Since its first discovery by the earliest of North American explorers, the Grand Canyon has captured the imagination and the breath of countless visitors for centuries. From hiking, rafting, horseback riding and everything in-between, there’s plenty to see and be done near the Grand Canyon’s massive expanse.
What the park can offer your family trip, however, depends upon when and where you enter it from. The Grand Canyon has two main entrances, one to the north and one to the south, both with their own features, rulings, and offerings. Below, we’ll go into detail on what’s what at every entrance.
Located roughly five hours away from both Las Vegas and Phoenix, the South Rim is fairly easily accessible from most major western cities in the United States. Considered by many to be the “true Grand Canyon”, the South Rim offers views most often seen in magazines, on social media, and on television.
From the South Rim, your family can experience the Grand Canyon from almost two dozen viewpoints, many of which that you can peer all the way down into the heart of the Grand Canyon. The South Rim often makes the best locale for first-time visitors given its diversity among visitor services and family-oriented activities.
Such activities and lodging can be found nearby in the small town of Tusayan, roughly a 14-minute drive from the South Rim trail. (Big families will have to look to Williams, AZ for lodging.) From Tusayan, families can enjoy many tour types, ranging from Jeeps to rafting and even helicopter tours.
The South Rim is open to visitors year-round and has been hosting them since the 1850s. Travelers are heavily advised, of course, to book lodging as far in advance as possible.
The closest means of accessing the park from the Las Vegas area is found at the West Entrance. Between its proximity to Las Vegas and The Glass Skywalk, the West Entrance has become the second most visited location within the Grand Canyon, with over 1 million annual visitors. Havasu Falls, named for the Havasupai Tribe, draws many visitors with its gorgeous five blue-green waterfalls, with options for hikers and horseback riders alike to experience.
Visitors should note, however, that Grand Canyon West is not administered by the rest of the park, but by the The Hualapai Tribe, whose land this section of the Grand Canyon lies upon; as such, entrance fees for Grand Canyon West are only good for Grand Canyon West, which visitors ought to be mindful of. Further information in regards to lodging, camping, and other activities can be found on the official website of the Havasupai Tribe’s official website.
Grand Canyon East is home to many little-known secrets of the Grand Canyon. Having gained its popularity recently, Grand Canyon East has many defining features such as Horseshoe Bend, Lake Powell, and Antelope Canyon, to simply name a few.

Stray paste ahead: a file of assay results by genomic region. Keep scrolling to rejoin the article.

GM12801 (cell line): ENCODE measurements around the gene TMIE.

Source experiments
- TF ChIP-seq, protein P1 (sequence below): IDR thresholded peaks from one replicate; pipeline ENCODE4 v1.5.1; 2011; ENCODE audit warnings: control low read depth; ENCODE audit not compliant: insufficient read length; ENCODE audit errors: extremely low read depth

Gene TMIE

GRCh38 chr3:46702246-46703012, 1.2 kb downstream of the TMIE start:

Families can find adventure through whitewater rafting down the Colorado River via Lee’s Ferry, with trips ranging from six to 14 days; these trips include also include plenty of camping, hiking swimming and more along the way. Those who wish to camp in the same place each night can find plenty of watersport fun with fishing, houseboats, jet skis, kayaks and more.
To the north, the North Rim provides a somewhat different visual experience to travelers than that of around the South Rim. Typically receiving 1/10th of the annual visitors as the opposite end, the North Rim sits roughly 1,000 feet in elevation higher and is capable of supporting much more varied flora and fauna.
The main visitation area of the North Rim is actually much smaller than that of the South Rim. While the South Rim has close to two dozen major viewpoints, the North Rim has a mere three; these views, however, differ greatly from what can be seen to the south, as the views to the north are more so about the width of the canyon rather than its depth.
Primary activities to be found around the North Rim are hiking and ranger-led tours, with fewer guest services available in-park than to the south. The Grand Canyon Lodge provides the only lodging within the North Rim of the park, with outside lodging being rather far away on average. The North Rim has a rather short period of being open to the public, ranging from mid-May to mid-October due to snowfall.
All major entrances to the Grand Canyon provide their own unique experiences and memories to traveling families. Though the South Rim is likely where most younger families will feel inclined to go, the North Rim offers plenty for older, more outdoor-minded families to enjoy. Grand Canyon West offers the perhaps the most accessible trip to the park, while Grand Canyon East offers more rugged adventures. All have rather a good amount of planning that needs to go into visiting, however, so do plan accordingly.